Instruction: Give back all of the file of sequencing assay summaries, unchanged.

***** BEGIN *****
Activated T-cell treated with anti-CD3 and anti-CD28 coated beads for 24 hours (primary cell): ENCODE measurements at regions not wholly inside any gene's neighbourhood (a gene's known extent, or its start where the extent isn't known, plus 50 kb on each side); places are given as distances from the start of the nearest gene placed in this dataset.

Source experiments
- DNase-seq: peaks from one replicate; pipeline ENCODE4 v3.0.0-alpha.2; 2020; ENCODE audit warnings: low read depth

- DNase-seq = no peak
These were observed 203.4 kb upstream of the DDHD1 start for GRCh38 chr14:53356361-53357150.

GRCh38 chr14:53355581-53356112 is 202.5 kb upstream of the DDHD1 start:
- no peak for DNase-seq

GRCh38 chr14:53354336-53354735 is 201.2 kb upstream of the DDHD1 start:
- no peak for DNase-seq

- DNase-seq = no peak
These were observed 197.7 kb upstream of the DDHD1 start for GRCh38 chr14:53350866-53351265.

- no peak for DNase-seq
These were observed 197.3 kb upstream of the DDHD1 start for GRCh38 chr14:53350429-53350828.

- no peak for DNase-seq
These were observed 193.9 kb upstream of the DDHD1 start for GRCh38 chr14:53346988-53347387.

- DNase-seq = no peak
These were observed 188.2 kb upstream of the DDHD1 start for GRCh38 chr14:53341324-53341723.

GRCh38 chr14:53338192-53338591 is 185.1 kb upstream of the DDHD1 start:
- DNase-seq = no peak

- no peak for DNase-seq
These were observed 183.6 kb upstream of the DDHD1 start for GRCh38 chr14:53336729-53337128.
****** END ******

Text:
Activated T-cell treated with anti-CD3 and anti-CD28 coated beads for 24 hours (primary cell): ENCODE measurements at regions not wholly inside any gene's neighbourhood (a gene's known extent, or its start where the extent isn't known, plus 50 kb on each side); places are given as distances from the start of the nearest gene placed in this dataset.

Source experiments
- DNase-seq: peaks from one replicate; pipeline ENCODE4 v3.0.0-alpha.2; 2020; ENCODE audit warnings: low read depth

- DNase-seq = no peak
These were observed 203.4 kb upstream of the DDHD1 start for GRCh38 chr14:53356361-53357150.

GRCh38 chr14:53355581-53356112 is 202.5 kb upstream of the DDHD1 start:
- no peak for DNase-seq

GRCh38 chr14:53354336-53354735 is 201.2 kb upstream of the DDHD1 start:
- no peak for DNase-seq

- DNase-seq = no peak
These were observed 197.7 kb upstream of the DDHD1 start for GRCh38 chr14:53350866-53351265.

- no peak for DNase-seq
These were observed 197.3 kb upstream of the DDHD1 start for GRCh38 chr14:53350429-53350828.

- no peak for DNase-seq
These were observed 193.9 kb upstream of the DDHD1 start for GRCh38 chr14:53346988-53347387.

- DNase-seq = no peak
These were observed 188.2 kb upstream of the DDHD1 start for GRCh38 chr14:53341324-53341723.

GRCh38 chr14:53338192-53338591 is 185.1 kb upstream of the DDHD1 start:
- DNase-seq = no peak

- no peak for DNase-seq
These were observed 183.6 kb upstream of the DDHD1 start for GRCh38 chr14:53336729-53337128.